An unhealthy obsession with eating healthfully

An unhealthy obsession with eating healthfully

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For many people, the new year means another time to pledge new resolutions. While some of the most popular goals include getting more exercise and saving more money, the top resolution is to eat healthier, according to a 2017 YouGov survey.

This well-intentioned drive to improve eating habits can sometimes go too far, however, leading to an eating disorder called orthorexia nervosa.

In a nutshell, orthorexia is an unhealthy obsession with healthy eating.

“It’s not a problem until it becomes a problem. If someone chooses to live this [healthy] lifestyle in a balanced fashion, fantastic, that’s great,” said Eric Storch, Ph.D., professor in the Menninger Department of Psychiatry and Behavioral Sciences at Baylor College of Medicine. “Our concern with orthorexia is that it’s a behavior that absolutely is reasonable and not of concern in and of itself until it starts to escalate past that point where we’re seeing health problems, distress with triggers and things of the like.”

The term “orthorexia nervosa” was initially coined by Steven Bratman, M.D., in 1997 to characterize an extreme fixation with strictly eating foods that are considered “clean” and “pure,” meaning foods that are unprocessed and never packaged. For example, people with orthorexia avoid foods containing hormones, genetically modified ingredients, high salt, added sugars or high fat. While being more mindful of the types of food you intake is a positive quality, experts say that people with orthorexia are driven to the extreme.

“Being focused on living a healthy lifestyle and eating well is terrific,” Storch said. “It’s really that point at which it crosses from that adaptive side of the coin into a pattern of living that’s much more maladaptive.”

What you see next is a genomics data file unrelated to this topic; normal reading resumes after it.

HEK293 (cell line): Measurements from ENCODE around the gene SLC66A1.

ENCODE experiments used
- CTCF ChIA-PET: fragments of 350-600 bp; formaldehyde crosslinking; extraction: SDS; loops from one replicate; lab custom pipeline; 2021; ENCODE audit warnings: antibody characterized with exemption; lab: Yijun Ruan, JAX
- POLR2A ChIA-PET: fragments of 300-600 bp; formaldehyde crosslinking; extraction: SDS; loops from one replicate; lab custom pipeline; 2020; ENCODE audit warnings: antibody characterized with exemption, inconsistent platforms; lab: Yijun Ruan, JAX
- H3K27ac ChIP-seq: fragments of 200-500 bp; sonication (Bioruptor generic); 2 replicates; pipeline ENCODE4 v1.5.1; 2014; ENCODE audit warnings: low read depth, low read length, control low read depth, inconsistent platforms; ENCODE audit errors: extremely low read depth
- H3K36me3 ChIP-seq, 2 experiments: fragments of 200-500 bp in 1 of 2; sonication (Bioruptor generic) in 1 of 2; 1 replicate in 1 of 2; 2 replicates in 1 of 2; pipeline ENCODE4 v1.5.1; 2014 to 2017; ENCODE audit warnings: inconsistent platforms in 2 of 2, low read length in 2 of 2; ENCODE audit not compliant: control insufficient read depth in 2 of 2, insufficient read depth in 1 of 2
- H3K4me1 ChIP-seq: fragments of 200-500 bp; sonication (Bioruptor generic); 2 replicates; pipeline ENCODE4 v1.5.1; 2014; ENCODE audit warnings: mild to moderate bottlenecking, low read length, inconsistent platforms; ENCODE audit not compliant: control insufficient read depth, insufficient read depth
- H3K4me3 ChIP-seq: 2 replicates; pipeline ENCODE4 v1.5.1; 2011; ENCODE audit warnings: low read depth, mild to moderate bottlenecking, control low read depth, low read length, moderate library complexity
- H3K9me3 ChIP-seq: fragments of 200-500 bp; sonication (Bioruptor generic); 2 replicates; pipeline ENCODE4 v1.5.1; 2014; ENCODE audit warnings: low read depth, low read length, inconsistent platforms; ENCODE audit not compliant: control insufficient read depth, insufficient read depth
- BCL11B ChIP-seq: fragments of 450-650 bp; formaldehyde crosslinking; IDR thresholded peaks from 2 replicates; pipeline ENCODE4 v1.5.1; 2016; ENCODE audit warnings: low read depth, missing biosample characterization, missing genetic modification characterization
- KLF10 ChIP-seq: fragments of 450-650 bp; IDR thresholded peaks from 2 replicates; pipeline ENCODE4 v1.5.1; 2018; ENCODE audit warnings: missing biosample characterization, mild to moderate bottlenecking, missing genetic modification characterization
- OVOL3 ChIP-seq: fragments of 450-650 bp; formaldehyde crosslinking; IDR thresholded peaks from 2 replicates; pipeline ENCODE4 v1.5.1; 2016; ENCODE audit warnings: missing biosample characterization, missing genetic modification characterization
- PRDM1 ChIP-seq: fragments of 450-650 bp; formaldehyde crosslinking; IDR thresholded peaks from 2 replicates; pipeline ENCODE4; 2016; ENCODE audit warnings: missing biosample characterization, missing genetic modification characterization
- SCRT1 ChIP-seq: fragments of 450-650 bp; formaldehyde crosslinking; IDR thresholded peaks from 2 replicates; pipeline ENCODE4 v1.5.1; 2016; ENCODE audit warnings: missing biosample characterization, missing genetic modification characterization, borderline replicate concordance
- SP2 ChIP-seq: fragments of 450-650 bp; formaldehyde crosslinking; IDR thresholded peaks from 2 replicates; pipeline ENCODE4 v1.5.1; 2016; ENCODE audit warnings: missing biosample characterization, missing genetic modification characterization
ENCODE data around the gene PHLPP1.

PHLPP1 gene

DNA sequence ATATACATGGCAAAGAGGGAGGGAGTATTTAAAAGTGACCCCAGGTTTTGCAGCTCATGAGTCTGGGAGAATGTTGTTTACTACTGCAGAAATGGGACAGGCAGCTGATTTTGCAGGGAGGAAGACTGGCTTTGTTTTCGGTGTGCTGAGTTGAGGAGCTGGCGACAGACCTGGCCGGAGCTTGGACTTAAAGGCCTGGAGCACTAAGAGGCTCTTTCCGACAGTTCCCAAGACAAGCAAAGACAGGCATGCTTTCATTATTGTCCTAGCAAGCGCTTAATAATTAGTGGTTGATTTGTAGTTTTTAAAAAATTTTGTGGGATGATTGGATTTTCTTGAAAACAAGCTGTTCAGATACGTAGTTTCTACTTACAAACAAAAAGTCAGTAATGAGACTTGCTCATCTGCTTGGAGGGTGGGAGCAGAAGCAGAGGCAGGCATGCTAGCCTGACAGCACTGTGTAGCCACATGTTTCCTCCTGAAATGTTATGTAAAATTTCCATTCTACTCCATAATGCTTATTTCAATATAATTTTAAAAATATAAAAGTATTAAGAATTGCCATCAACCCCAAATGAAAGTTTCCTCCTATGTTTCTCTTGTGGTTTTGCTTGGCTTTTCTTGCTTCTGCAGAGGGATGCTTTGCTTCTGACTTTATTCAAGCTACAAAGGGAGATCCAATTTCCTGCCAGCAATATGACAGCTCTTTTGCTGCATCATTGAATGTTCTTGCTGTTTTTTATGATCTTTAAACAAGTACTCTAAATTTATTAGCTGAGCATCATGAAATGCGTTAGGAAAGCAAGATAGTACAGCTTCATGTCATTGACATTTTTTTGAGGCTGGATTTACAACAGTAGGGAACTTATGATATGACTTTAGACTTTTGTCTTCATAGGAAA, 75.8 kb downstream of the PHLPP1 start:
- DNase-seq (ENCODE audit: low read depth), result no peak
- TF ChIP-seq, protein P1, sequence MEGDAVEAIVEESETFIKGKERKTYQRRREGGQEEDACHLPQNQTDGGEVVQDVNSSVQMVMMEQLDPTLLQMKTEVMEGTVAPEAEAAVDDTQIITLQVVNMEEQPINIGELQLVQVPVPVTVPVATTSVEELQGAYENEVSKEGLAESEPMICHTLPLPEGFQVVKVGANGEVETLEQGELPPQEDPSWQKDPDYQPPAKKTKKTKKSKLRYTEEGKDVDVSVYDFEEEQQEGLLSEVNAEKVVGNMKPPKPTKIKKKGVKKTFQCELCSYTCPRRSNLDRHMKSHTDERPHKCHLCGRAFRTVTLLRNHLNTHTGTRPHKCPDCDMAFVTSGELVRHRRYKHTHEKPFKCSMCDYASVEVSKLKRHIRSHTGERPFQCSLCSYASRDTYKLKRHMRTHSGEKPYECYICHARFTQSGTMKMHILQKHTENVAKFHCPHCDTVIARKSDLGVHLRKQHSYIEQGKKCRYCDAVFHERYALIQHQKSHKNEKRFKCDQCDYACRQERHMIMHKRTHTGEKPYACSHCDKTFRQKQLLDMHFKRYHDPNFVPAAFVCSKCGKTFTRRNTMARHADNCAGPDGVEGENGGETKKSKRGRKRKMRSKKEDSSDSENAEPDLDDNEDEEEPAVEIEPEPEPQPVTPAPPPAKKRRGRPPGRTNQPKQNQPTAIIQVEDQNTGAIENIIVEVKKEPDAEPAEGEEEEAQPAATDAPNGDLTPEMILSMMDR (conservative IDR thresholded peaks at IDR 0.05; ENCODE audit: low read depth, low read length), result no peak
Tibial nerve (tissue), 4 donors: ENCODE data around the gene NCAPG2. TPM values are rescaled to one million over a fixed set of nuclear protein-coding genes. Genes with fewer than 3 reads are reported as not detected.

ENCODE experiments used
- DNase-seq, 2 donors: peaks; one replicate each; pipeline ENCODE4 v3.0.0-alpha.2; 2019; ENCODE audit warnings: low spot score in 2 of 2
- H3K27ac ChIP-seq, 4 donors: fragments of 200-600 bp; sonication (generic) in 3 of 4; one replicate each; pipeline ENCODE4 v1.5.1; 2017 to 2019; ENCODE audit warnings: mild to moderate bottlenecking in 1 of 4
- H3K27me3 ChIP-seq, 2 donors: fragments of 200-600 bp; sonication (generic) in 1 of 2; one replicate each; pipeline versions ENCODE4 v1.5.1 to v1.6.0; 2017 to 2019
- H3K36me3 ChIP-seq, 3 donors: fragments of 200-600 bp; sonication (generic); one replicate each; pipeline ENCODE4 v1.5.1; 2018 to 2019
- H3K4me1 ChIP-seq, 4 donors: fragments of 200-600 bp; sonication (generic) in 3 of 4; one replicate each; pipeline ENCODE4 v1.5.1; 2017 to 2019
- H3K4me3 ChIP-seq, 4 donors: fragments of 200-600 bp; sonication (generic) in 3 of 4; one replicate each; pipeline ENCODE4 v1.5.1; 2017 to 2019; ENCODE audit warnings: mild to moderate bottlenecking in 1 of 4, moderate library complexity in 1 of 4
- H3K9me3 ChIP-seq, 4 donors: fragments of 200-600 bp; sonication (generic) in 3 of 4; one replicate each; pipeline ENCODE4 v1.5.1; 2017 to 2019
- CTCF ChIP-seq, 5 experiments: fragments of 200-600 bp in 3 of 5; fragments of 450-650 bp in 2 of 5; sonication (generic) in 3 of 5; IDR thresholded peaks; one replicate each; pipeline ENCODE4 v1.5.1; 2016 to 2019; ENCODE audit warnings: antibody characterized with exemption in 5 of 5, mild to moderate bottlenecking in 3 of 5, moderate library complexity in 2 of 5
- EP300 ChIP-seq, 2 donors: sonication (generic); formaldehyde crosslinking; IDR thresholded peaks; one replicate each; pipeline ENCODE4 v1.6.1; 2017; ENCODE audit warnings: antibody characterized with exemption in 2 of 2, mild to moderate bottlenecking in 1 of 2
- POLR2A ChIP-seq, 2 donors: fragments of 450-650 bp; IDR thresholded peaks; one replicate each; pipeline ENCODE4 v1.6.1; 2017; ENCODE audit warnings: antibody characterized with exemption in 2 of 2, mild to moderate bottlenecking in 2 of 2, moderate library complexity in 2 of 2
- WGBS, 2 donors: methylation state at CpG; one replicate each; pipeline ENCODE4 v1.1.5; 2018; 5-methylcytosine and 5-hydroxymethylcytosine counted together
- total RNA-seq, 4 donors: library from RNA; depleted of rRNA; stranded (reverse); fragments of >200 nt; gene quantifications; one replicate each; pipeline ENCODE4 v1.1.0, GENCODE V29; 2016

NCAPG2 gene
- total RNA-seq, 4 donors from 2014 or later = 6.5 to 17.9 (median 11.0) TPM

But unlike orthorexia’s eating disorder cousin, anorexia nervosa, orthorexia focuses more on the quality of food, rather than the quantity.

In their pursuit to eat “clean,” people with orthorexia have a tendency to obsessively research the nutritional value of ingredients and follow a restrictive diet with a highly specific method for preparing their meals—oftentimes spending an excessive amount of time planning future meals. Because those with orthorexia are often hypervigilant as they pursue healthy eating, Storch said they can become socially isolated. For example, they avoid going to dinner with friends or family because it would deviate from their dietary regimen. In addition to social isolation, orthorexia can put people at risk for negative health concerns, including anemia and malnutrition.

“We’ve started to put foods into categories beyond ‘good’ and ‘bad,’” said Roberta Anding, a registered dietitian, sports dietitian and assistant professor in the Joseph Barnhart Department of Orthopedic Surgery at Baylor. “We can all probably acknowledge that eating a bag of pork rinds is probably not a good idea, but when we start making the labels a little more extreme, you get people who may have some tendencies to OCD or people who just really want to do the right thing going off the deep end.”

Orthorexia nervosa is not formally recognized in the Diagnostic and Statistical Manual of Mental Disorders (DSM), the American Psychiatric Association’s taxonomic and diagnostic handbook, but the obsession with clean eating has emerged in the past decade as a trendy and aspirational lifestyle.

And in the digital age, social media has given rise to orthorexia, Anding added. The hashtag #cleaneating has been used more than 42 million times on Instagram, with fitness and wellness bloggers posting pictures and videos of meals prepared with organic vegetables, fruit and whole grains.

“You have people who want to do the right thing and get sucked down into that mire of ‘Uh oh, my food must be impure,’” Anding said. “I call this ‘vigilante nutrition,’ where people—who oftentimes mean well and who want something that is going to promote their health—get bad information and all of sudden they’re going down this rabbit hole of clean eating, food restriction and the rest of it.”

Without an official DSM designation for orthorexia, the condition can be difficult to assess, diagnose and treat.

People with orthorexia experience similar symptoms as those with OCD, including recurrent, intrusive thoughts and consequently engaging in compulsive behaviors.

“The behaviors end up reinforcing themselves in a problematic way,” Storch said.

To treat patients with orthorexia, Storch uses cognitive behavioral therapy in which a person learns to identify triggers, confront them and expose themselves to the things that create distress without being able to engage in their safety behaviors.

“We’re trying to disrupt that pattern of negative reinforcement that takes place within orthorexia to engender flexibility, so the person can follow the lifestyle that they want without having the stress motivating that or the health and functional impairment that comes with it,” Storch said.

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